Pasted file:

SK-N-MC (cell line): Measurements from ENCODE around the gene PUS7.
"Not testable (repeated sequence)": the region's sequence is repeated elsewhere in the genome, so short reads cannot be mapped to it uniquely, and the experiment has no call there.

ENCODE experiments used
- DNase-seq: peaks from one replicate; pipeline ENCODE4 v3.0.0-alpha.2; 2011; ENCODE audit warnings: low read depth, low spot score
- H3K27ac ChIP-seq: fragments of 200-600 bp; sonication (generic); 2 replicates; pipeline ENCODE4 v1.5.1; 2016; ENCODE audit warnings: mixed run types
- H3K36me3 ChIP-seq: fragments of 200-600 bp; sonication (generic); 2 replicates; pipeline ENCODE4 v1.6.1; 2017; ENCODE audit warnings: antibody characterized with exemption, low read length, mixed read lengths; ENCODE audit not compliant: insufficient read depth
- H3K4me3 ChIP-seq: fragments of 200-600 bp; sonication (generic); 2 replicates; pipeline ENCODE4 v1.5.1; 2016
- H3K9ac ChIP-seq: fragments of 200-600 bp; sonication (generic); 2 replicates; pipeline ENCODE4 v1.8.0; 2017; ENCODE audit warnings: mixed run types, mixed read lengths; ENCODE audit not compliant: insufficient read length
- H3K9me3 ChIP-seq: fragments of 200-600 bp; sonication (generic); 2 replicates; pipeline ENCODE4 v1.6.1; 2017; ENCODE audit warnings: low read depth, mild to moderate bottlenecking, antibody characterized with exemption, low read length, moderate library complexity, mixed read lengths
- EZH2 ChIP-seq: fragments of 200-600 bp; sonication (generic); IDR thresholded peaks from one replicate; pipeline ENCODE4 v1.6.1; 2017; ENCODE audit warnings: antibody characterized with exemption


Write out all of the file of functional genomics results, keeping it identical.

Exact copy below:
SK-N-MC (cell line): Measurements from ENCODE around the gene PUS7.
"Not testable (repeated sequence)": the region's sequence is repeated elsewhere in the genome, so short reads cannot be mapped to it uniquely, and the experiment has no call there.

ENCODE experiments used
- DNase-seq: peaks from one replicate; pipeline ENCODE4 v3.0.0-alpha.2; 2011; ENCODE audit warnings: low read depth, low spot score
- H3K27ac ChIP-seq: fragments of 200-600 bp; sonication (generic); 2 replicates; pipeline ENCODE4 v1.5.1; 2016; ENCODE audit warnings: mixed run types
- H3K36me3 ChIP-seq: fragments of 200-600 bp; sonication (generic); 2 replicates; pipeline ENCODE4 v1.6.1; 2017; ENCODE audit warnings: antibody characterized with exemption, low read length, mixed read lengths; ENCODE audit not compliant: insufficient read depth
- H3K4me3 ChIP-seq: fragments of 200-600 bp; sonication (generic); 2 replicates; pipeline ENCODE4 v1.5.1; 2016
- H3K9ac ChIP-seq: fragments of 200-600 bp; sonication (generic); 2 replicates; pipeline ENCODE4 v1.8.0; 2017; ENCODE audit warnings: mixed run types, mixed read lengths; ENCODE audit not compliant: insufficient read length
- H3K9me3 ChIP-seq: fragments of 200-600 bp; sonication (generic); 2 replicates; pipeline ENCODE4 v1.6.1; 2017; ENCODE audit warnings: low read depth, mild to moderate bottlenecking, antibody characterized with exemption, low read length, moderate library complexity, mixed read lengths
- EZH2 ChIP-seq: fragments of 200-600 bp; sonication (generic); IDR thresholded peaks from one replicate; pipeline ENCODE4 v1.6.1; 2017; ENCODE audit warnings: antibody characterized with exemption